In addition to our downloadable eBook and audiobook selections on Washington Anytime Library (, please check out our other learning resources you can find on our website ( under Kids & Teens, Learning and Fun:

TumbleBooks: TumbleBooks ( reads aloud and animates many of your child's favorite books! An excellent program for beginning readers.

Starfall: Give your child a head-start in phonics with this fun and engaging online program ( Useful for children in pre-K to 2nd grade.

National Geographic Kids: NatGeo Kids’ website ( is a treasure trove of games, videos, photos, crafts, and other fun activities for kids of all ages.

And More!!!

Please check out this week’s eBook/Audiobook selections on Washington Anytime Library:


Teen eBook Nonfiction

"Funny, You Don't Look Autistic: A Comedian's Guide to Life on the Spectrum,” Michael McCreary

McCreary was diagnosed as being on the autism spectrum in 2001, at age five. His younger brother had recently been diagnosed, and his parents were concerned about some of his own behaviors. After three different psychologists' visits, each relayed in five-year-old comical perspective, he was finally given the diagnosis that would shape his future. McCreary's memoir articulates the often hilarious side of growing up with sensory issues, hypersensitivity, fixations, and quirks while not shying away from the more painful aspects. Oftentimes funny, other times heartbreaking stories of navigating school, friendships, and relationships with girls keep readers invested in the narrative. Interspersed among the humor and touching anecdotes are text boxes and sidebars that educate neurotypical readers about the reality of the disorder. McCreary offers thoughtful, positive counsel for "Aspie" readers as well as advice to those who may encounter Aspies on how to connect with them without fear or judgement.

Ages 12 & up

— School Library Journal

"Dissenter on the Bench: Ruth Bader Ginsburg's Life and Work," by Victoria Ortiz

A biography of Supreme Court Justice Ruth Bader Ginsburg that illustrates her lifelong commitment to promoting civil rights.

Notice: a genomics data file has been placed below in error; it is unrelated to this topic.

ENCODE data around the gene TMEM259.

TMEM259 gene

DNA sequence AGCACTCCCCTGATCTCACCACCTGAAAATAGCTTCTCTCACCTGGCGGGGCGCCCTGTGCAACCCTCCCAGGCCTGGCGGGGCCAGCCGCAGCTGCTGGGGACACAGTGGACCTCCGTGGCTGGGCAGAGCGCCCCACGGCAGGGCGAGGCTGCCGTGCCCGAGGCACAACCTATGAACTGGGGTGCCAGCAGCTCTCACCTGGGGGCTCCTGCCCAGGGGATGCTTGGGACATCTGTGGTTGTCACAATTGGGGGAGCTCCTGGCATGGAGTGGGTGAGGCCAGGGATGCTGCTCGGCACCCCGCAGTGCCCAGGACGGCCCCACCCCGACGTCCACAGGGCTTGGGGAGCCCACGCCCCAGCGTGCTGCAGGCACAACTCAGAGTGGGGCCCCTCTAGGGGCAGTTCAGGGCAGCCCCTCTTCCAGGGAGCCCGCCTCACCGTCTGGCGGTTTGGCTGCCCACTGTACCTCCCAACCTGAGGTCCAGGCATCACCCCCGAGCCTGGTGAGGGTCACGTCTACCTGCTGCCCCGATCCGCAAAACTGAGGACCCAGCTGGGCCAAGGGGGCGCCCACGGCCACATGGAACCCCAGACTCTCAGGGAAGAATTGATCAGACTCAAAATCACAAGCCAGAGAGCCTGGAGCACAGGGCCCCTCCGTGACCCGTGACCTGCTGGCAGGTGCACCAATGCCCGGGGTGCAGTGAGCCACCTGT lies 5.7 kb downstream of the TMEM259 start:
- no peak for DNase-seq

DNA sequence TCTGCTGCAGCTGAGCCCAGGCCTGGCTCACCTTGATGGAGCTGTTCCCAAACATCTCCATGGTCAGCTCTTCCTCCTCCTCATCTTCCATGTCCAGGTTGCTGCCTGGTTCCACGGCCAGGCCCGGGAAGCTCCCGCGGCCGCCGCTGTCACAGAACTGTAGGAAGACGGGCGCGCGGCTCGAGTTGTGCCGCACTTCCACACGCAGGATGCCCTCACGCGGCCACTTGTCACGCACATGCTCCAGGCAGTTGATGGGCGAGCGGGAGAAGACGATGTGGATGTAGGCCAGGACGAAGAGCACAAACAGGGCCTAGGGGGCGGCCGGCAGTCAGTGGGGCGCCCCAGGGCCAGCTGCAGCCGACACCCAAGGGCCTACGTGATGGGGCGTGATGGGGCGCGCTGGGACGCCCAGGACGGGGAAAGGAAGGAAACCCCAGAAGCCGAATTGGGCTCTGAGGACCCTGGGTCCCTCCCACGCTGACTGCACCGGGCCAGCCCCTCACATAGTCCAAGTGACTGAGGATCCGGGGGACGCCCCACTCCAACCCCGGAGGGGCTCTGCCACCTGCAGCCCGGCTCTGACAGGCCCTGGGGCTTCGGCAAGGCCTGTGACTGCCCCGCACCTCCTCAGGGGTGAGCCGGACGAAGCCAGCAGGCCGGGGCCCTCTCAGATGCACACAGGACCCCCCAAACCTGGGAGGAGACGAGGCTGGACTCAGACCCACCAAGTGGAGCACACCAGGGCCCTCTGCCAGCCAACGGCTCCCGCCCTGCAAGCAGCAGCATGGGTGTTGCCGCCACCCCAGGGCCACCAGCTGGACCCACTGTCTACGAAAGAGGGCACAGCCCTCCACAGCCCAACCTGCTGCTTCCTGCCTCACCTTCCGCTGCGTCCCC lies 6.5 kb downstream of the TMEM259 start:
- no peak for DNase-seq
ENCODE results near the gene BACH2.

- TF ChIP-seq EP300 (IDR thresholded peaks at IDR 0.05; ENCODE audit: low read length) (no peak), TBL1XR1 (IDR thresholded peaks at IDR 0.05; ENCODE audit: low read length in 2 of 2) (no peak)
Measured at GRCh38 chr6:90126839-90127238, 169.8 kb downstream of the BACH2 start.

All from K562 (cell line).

The author has expertly selected cases for this readable volume that will pique the interest of teens. The gripping first chapter introduces Savana Lee Redding, the eighth-grade honor roll student who sued after being strip-searched at school and eventually won in the Supreme Court, due partly to Ginsburg's explaining to her uncomprehending male fellow justices the humiliation the girl felt. Subsequent chapters intersperse black-and-white photos and details of Ginsburg's life with fascinating cases focusing on free speech, marriage equality, gender-based pay and benefit discrimination, and other hot-button issues. Readers learn about her early years as a Jewish girl in Brooklyn, hard work and academic stardom, college years at Cornell (where she met her husband-to-be), egalitarian marriage, and distinguished legal career spent in dogged pursuit of equality. Many examples of how Ginsburg herself experienced or witnessed discrimination are included. The last chapter explores the justice's recent role as a popular media and cultural icon. The author carefully shapes the most salient facts into a narrative that brings both protagonists and issues to life, deftly situating each case in its historical context; the result is far more than just a biography or history.

It's a complex interweaving of both. Meticulous research and outstanding storytelling make Supreme Court arcana and the fight for equality come to life. Ages 12-17

— Kirkus Reviews

"Flowers in the Gutter: The True Story of the Edelweiss Pirates, Teenagers Who Resisted the Nazis," by K.R. Gaddy

Gaddy’s debut draws from memoirs and extensive research to share the true stories of three teens in Nazi Germany. Gertrud, Jean, and Fritz were non-Jewish, fairly typical German teens, hanging out with groups known as Bündische Jugend (free-federated youth). The Nazis considered such groups far too tolerant and nonconforming, and as Hitler came to power, they were subjected to imprisonment and interrogation. The senseless brutality they witnessed prompted the Bündische to risk their lives in acts of rebellion, vandalism, and sabotage because “at least if they were fighting back against the Nazis, they might die doing something meaningful.” Despite awkward translations (for example, a foreman tells Fritz, “You are not bearable for the German people,” to express contempt) and frequent use of undefined German phrases, this compelling account conveys the profound brutality of Hitler’s Germany and how some children responded with acts of breathtaking bravery. Ages 12 & up

— Publishers Weekly

"Pandemics: Deadly Disease Outbreaks," by Michelle Denton

As the world becomes more connected, the threat of pandemics becomes more serious, and being informed about fast-spreading illnesses is more important now than ever before. Readers explore global diseases of the past and present, how modern outbreaks are controlled and treated, and how doctors and scientists are working to prevent pandemics in the future. In-depth sidebars, full-color photographs, annotated quotes from medical experts, and discussion questions highlight important topics and encourage readers to expand their critical thinking skills as they learn about public health policy and the social impacts of infectious diseases. Ages 12-15

— Book Summary